From ancestral garments of prickly weeds, via ink made of dissolved guns, Our Dark Materials now takes us to paper, that most unassuming of everyday surfaces. If we only know machine-made writing paper, newspapers and books, then we see only one side of the story. Into Gabriel Rivera’s paper pulp goes cotton, local plant fibre, pigments and minerals that transform this ordinary material into a richly textured base to hold personal memory and cultural continuity. Through art incorporating performance, traditional dyes, research into Aztec herbals, and sculptural forms, Rivera repurposes the skills and methods used to make garments and books. In this photo essay, you’ll find hybrid forms full of depth and poetry, soft lines, frayed edges and family history. CR
The sculptures, in form, are inspired by the charro suit, the formal attire that Mexican cowboys wear during charreadas, or Mexican rodeos. My father, Bonifacio Rivera, was a charro and his suit was gifted to me after his passing over a year ago. I decided to duplicate the suit via patternmaking, make it anew, and deconstruct it into sculptures that I like to call ‘rested forms’.
Constructed from artisanal paper developed with master papermaker Alberto Hernandez of Papel Oaxaca in San Agustin Etla, the sculptures are primarily made from ixtle (a fibre that comes from the native agave or maguey plant, grown in Oaxaca to make mezcal) and cotton pulp. I dyed the pulp with locally sourced natural dyes. Other materials used in the sculptures such as mica, ceramic, yarns, iron, and textiles were also locally sourced from and/or developed with various artisanal craft makers in Oaxaca. Here, to accompany my text, I share images of the materials, the processes and making of one of the sculptures titled Tovero. Tovero is based on the jacket of my father’s charro suit.
It’s been said in various ways that museums are where art goes to die. I’m ambivalent about that idea but there is precedent to that train of thought. One being the wall labels that are placed next to artworks that list the name of the artist, the title of the work, the year it was completed, and the materials used to make the artwork. These wall labels in museums are called ‘tombstones’. Tombstones in intent are informational, not unlike the labels that hang from a garment, with the brand name, where it was made and what it’s made from. But I find tombstones to be more than just information or more accurately, they’re like façades. They conceal as much as they reveal, specifically in the list of materials given.
Since my work leans towards craft making, the list of materials on a tombstone for an artwork of mine is important to me. I put in the time and labour to understand what my materials are, how they are made, where they come from, their history and whose hands they have passed through. As I work with so many organic materials I’ve come to understand they had lives too, in the form of plants, insects, worms, and in geological time, minerals. In their lives, my materials pass through a network of hands. These hands are the caretakers that help them grow, thrive and remain nourished. These hands also become the custodians of their remnants, of what they leave behind after their lives. A little of what you will see in these images below is the work of all those hands and the lived lives of those materials, in the form of dyes, threads, paper, and clay.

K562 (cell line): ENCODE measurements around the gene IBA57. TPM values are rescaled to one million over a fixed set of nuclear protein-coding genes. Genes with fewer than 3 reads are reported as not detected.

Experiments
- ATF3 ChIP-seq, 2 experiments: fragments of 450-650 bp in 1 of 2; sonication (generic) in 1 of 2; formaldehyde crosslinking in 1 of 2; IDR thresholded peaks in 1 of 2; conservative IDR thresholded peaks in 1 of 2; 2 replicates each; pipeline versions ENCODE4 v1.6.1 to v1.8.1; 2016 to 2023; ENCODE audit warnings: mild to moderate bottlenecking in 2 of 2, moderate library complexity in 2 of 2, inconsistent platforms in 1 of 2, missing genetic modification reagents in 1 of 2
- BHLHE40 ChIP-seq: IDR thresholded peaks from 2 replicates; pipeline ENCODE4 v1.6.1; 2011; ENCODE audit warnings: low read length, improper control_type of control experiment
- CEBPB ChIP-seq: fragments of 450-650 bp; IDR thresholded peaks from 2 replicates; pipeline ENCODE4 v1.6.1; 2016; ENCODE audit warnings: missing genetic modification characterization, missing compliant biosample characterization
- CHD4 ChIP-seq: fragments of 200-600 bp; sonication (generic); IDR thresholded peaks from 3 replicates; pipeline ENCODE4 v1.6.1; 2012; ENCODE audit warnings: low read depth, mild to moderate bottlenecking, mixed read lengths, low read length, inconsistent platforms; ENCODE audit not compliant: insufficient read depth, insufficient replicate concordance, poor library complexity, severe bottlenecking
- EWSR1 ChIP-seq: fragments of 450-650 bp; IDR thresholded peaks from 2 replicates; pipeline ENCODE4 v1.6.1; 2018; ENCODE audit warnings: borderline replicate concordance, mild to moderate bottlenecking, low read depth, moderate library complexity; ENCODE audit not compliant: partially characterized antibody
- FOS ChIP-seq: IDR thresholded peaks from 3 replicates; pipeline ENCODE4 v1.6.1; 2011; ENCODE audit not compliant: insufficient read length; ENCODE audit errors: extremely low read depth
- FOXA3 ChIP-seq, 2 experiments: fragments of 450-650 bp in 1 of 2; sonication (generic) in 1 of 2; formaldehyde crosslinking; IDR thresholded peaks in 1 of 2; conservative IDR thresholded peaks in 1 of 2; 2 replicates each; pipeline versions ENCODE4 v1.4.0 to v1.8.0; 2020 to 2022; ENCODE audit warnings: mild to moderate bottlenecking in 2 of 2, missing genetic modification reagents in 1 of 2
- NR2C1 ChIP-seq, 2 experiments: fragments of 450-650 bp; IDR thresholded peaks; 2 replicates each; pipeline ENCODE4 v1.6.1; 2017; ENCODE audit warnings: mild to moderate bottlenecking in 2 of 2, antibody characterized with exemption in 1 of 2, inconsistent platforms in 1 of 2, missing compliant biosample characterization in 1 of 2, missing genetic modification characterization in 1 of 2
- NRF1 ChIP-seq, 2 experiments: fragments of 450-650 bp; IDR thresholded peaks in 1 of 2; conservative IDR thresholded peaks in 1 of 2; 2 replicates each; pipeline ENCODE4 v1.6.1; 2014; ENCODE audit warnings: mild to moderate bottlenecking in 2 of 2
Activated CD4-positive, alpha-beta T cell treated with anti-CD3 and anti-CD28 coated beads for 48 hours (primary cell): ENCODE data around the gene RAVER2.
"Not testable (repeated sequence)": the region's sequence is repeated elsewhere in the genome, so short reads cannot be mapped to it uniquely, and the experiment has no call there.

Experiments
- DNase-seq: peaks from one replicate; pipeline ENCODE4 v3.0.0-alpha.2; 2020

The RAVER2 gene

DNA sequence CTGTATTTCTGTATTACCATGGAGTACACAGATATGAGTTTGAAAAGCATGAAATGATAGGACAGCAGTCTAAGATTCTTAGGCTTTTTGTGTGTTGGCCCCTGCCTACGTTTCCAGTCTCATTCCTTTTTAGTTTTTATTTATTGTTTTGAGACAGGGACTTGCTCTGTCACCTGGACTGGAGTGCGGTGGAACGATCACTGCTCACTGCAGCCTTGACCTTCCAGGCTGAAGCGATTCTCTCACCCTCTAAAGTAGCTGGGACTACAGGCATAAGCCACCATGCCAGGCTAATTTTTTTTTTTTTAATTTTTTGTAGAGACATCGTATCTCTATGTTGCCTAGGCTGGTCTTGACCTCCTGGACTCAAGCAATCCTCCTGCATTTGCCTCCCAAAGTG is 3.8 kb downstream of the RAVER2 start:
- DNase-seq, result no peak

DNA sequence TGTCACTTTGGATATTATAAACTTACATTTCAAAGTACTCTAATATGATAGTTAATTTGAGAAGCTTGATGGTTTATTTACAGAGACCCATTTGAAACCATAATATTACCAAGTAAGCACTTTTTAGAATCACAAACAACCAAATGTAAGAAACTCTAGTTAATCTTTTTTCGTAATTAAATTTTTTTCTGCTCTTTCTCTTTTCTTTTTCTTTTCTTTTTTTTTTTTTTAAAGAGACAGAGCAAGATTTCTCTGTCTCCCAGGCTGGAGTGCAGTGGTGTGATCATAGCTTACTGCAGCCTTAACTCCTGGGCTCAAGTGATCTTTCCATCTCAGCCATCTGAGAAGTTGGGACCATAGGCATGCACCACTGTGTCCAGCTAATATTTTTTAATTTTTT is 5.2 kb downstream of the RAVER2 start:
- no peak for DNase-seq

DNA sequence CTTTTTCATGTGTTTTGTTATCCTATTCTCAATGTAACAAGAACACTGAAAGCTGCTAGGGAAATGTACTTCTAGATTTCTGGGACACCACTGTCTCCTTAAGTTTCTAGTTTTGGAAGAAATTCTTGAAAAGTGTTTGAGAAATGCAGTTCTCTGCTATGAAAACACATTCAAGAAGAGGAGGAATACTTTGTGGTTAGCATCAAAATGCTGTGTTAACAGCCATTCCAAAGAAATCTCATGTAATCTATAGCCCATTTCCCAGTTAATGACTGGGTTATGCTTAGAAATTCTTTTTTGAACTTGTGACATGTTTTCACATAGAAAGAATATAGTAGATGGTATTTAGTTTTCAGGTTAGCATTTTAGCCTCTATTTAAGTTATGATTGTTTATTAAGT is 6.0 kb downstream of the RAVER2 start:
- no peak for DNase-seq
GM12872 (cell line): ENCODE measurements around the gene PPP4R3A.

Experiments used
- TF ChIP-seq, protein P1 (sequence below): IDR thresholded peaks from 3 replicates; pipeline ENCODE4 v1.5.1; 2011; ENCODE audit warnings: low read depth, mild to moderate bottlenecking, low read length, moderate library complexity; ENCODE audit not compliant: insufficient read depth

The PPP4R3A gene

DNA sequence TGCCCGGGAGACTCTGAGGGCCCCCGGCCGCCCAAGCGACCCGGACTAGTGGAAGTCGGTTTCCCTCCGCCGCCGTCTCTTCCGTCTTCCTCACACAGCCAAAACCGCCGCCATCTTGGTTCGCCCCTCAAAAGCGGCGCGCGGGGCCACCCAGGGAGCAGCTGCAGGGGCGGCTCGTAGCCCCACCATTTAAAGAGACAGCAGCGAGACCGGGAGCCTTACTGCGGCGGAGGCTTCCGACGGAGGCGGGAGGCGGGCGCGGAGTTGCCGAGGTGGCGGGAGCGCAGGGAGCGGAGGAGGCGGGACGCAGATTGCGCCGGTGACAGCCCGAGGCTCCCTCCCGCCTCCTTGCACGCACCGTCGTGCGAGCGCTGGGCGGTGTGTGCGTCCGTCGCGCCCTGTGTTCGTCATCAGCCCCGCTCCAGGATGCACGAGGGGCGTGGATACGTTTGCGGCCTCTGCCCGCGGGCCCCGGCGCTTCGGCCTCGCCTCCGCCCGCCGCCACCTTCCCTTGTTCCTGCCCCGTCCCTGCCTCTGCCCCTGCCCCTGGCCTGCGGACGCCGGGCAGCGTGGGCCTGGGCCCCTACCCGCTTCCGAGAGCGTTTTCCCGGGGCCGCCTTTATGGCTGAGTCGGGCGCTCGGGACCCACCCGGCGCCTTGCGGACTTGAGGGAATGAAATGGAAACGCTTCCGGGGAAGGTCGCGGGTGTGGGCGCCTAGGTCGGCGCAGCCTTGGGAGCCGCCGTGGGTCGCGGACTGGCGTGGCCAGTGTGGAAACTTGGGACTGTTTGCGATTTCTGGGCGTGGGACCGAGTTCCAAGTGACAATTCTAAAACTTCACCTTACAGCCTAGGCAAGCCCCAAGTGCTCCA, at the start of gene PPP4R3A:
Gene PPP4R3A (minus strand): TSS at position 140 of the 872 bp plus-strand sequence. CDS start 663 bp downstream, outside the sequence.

When I work with my materials, I think of all the hands they have passed through to arrive at my own: the spinners, the weavers, the farmers, the papermakers, the vendors, and nameless others. All the energy, time, and care to cultivate and transform these materials. I’m incredibly grateful and proud to be a part of that continuity of passing hands.
I think of all the hands they have passed through to arrive at my own: the spinners, the weavers, the farmers, the papermakers, the vendors, and nameless others.
So for me, in many ways, tombstones fall short in what I would consider a comprehensive list of the materials I use in my work. Not only in certain materials typically disregarded in tombstones such as water, sunlight and air but also all the labour and energy from the network of hands I mentioned. I find it important to have this kind of perception of my materials because it supports a wide relational understanding of interconnection and interdependence. My process with my materials is a micro experience with a macro outlook. It’s a subjective, individual process with an objective collective understanding.
In saying all this I want to take the time to acknowledge and give gratitude to all those hands, all those living materials that have given energy to my work. Because it is a network, seen or otherwise, and I am just one part of it.
To give gratitude seems like an endless task when considering the scope I speak of, but I do feel gratitude should be voiced and perhaps even centred. Because tombstones are façades, and none of this is perfect, but this, all of this, is a faint but intended resurrection of all that has passed through my hands.